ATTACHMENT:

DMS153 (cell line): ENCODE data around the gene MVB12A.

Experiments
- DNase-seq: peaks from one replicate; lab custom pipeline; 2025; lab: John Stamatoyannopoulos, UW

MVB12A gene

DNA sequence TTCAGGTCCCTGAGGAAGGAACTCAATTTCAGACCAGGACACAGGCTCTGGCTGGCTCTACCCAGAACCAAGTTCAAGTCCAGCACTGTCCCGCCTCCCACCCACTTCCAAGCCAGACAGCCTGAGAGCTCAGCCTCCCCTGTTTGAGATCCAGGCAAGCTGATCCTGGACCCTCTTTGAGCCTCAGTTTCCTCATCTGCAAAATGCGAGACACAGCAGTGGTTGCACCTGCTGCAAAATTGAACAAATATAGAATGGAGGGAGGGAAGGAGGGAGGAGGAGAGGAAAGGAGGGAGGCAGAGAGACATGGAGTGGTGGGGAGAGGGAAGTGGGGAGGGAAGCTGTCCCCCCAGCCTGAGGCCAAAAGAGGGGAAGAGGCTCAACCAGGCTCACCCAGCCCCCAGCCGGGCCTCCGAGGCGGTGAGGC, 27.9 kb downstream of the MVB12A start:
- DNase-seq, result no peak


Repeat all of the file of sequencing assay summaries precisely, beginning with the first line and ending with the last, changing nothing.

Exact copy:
DMS153 (cell line): ENCODE data around the gene MVB12A.

Experiments
- DNase-seq: peaks from one replicate; lab custom pipeline; 2025; lab: John Stamatoyannopoulos, UW

MVB12A gene

DNA sequence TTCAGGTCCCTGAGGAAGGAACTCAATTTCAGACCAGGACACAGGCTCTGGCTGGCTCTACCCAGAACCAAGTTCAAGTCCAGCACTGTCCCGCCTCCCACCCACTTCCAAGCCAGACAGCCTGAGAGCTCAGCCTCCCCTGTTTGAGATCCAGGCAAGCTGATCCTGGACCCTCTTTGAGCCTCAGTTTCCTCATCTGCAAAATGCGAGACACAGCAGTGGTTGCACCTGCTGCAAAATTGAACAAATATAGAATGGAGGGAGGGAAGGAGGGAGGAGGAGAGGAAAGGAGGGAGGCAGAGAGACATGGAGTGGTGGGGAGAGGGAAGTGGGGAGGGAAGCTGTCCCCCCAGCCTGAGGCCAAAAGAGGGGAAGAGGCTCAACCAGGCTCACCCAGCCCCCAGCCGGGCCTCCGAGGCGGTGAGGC, 27.9 kb downstream of the MVB12A start:
- DNase-seq, result no peak